As temperatures and gamma ray energies increase, more and more gamma ray energy is absorbed in creating electron–positron pairs. This reduction in gamma ray energy density reduces the radiation pressure that resists gravitational collapse and supports the outer layers of the star. The star contracts, compressing and heating the core, thereby increasing the rate of energy production. This increases the energy of the gamma rays that are produced making them more likely to interact and so increases the rate at which energy is absorbed in further pair production. As a result, the stellar core loses its support in a runaway process, in which gamma rays are created at an increasing rate, but more and more of the gamma rays are absorbed to produce electron–positron pairs, and the annihilation of the electron–positron pairs is insufficient to halt further contraction of the core, resulting in a supernova.
For a star to undergo pair-instability supernova, the increased creation of positron/electron pairs by gamma ray collisions must reduce outward pressure enough for inward gravitational pressure to overwhelm it. High rotational speed and/or metallicity can prevent this. Stars with these characteristics still contract as their outward pressure drops, but unlike their slower or less metal-rich cousins, these stars continue to exert enough outward pressure to prevent gravitational collapse.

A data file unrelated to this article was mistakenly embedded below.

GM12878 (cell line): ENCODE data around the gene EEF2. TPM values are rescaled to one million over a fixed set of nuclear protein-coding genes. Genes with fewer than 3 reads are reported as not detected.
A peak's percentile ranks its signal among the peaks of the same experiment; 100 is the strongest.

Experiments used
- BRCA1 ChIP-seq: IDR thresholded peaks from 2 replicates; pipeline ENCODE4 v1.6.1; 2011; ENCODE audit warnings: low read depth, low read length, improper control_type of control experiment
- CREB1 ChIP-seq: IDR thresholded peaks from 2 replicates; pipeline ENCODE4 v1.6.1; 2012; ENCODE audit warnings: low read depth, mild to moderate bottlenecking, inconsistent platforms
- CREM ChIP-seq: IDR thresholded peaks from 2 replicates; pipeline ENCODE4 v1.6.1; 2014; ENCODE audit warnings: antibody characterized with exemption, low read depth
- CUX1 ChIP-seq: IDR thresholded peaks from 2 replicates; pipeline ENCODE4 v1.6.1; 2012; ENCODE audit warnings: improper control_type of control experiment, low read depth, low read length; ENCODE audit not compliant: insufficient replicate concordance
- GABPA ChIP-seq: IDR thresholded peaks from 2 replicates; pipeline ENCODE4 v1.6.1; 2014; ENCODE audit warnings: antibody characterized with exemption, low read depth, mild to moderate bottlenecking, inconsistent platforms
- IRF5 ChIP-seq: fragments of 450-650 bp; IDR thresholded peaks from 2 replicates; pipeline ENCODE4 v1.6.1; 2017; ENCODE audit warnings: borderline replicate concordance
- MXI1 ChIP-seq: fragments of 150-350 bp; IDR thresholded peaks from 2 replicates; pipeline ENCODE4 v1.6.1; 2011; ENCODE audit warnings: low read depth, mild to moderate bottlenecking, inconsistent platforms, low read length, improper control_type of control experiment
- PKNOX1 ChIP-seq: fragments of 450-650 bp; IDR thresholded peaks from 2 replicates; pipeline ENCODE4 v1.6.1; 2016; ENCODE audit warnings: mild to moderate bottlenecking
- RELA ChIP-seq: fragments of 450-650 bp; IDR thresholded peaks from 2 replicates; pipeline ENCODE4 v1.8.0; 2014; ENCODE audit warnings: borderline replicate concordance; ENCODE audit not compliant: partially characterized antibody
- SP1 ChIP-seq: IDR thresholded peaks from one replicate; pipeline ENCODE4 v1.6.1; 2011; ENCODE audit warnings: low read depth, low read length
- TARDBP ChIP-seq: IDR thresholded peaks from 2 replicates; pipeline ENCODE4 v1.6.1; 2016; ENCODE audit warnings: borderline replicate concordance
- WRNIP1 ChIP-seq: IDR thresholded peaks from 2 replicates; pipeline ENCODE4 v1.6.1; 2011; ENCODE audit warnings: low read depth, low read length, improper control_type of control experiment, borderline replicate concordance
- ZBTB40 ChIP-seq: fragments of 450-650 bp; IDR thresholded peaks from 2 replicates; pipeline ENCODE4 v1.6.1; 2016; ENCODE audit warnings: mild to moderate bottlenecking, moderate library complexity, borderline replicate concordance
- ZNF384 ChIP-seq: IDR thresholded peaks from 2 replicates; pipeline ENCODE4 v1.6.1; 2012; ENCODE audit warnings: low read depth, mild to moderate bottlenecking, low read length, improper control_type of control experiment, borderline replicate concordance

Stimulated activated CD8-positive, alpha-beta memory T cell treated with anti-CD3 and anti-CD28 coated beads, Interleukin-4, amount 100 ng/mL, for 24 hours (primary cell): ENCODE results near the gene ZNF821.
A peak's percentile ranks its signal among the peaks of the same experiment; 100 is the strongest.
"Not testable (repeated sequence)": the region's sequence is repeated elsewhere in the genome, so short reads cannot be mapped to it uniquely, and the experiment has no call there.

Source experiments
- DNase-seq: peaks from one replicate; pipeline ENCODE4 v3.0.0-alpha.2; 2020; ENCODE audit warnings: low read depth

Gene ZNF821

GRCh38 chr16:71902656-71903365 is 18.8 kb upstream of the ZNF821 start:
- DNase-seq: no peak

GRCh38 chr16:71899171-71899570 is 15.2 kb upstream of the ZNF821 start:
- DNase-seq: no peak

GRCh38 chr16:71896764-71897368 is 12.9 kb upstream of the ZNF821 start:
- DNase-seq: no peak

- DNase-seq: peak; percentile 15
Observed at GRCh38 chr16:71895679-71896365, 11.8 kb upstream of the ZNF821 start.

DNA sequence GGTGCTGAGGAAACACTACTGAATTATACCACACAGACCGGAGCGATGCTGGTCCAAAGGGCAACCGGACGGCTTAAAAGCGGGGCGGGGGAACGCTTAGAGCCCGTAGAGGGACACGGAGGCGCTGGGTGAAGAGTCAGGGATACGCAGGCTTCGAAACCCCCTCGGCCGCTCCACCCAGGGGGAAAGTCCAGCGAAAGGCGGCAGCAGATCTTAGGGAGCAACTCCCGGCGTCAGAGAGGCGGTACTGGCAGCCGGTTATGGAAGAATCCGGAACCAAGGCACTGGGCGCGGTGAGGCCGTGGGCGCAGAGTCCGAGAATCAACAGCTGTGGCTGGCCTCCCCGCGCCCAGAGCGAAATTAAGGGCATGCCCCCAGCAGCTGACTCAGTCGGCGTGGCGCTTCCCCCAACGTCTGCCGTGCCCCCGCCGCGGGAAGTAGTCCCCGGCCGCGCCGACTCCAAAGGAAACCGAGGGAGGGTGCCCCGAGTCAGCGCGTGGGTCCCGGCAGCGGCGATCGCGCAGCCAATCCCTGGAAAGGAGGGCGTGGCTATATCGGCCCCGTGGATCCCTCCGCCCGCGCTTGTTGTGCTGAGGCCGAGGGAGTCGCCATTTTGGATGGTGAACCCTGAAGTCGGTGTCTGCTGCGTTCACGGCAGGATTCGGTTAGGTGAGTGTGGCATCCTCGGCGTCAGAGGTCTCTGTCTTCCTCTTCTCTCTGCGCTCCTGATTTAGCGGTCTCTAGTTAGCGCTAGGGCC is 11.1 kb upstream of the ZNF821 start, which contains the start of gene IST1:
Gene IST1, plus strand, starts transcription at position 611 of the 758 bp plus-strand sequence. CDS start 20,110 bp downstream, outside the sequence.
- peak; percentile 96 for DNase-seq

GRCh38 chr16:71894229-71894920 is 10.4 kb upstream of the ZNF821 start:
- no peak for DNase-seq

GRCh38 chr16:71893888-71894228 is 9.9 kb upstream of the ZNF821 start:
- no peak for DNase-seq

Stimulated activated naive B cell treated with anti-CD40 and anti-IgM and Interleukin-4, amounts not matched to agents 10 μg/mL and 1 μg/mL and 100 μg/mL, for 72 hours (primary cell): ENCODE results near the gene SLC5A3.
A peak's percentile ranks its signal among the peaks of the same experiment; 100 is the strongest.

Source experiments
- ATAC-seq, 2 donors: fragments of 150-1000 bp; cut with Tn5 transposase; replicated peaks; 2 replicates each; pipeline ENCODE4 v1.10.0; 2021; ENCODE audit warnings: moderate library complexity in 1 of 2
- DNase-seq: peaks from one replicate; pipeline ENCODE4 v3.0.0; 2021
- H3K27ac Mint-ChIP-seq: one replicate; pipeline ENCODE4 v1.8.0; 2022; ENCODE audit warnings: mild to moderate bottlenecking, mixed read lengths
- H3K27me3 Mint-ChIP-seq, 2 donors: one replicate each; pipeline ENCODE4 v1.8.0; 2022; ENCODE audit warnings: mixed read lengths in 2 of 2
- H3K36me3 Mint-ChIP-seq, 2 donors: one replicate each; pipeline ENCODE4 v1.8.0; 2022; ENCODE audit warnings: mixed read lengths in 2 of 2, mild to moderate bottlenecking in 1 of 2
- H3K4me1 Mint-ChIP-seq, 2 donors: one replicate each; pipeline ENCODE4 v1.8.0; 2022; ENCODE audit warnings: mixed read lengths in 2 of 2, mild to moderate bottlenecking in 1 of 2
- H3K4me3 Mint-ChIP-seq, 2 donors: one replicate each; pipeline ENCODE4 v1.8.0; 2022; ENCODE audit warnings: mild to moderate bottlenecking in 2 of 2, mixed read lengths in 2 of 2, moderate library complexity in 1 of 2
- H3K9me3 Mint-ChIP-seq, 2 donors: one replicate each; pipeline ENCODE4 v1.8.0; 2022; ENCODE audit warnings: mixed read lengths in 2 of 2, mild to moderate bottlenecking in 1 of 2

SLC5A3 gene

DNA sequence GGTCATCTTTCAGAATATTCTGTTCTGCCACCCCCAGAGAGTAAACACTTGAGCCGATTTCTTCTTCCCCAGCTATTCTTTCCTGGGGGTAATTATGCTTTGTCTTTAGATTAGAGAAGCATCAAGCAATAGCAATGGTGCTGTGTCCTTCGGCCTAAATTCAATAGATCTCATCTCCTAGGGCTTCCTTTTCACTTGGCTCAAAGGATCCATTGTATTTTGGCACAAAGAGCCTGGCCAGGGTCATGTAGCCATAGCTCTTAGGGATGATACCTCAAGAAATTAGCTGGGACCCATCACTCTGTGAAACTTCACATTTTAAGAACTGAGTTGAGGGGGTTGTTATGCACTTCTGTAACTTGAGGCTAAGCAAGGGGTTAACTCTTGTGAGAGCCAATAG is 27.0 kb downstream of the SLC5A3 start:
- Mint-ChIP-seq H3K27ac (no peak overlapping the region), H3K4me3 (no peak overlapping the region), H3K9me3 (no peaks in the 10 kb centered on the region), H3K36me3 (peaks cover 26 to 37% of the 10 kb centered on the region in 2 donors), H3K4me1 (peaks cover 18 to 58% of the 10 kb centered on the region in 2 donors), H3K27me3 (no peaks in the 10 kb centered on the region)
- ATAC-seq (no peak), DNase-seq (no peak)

Stars formed by collision mergers having a metallicity Z between 0.02 and 0.001 may end their lives as pair-instability supernovae if their mass is in the appropriate range.
Very large high-metallicity stars are probably unstable due to the Eddington limit, and would tend to shed mass during the formation process.
Gamma rays produced by stars of fewer than 100 or so solar masses are not energetic enough to produce electron-positron pairs. Some of these stars will undergo supernovae of a different type at the end of their lives, but the causative mechanisms do not involve pair-instability.
These stars are large enough to produce gamma rays with enough energy to create electron-positron pairs, but the resulting net reduction in counter-gravitational pressure is insufficient to cause the core-overpressure required for supernova. Instead, the contraction caused by pair-creation provokes increased thermonuclear activity within the star that repulses the inward pressure and returns the star to equilibrium. It is thought that stars of this size undergo a series of these pulses until they shed sufficient mass to drop below 100 solar masses, at which point they are no longer hot enough to support pair-creation. Pulsing of this nature may have been responsible for the variations in brightness experienced by Eta Carinae in 1843, though this explanation is not universally accepted.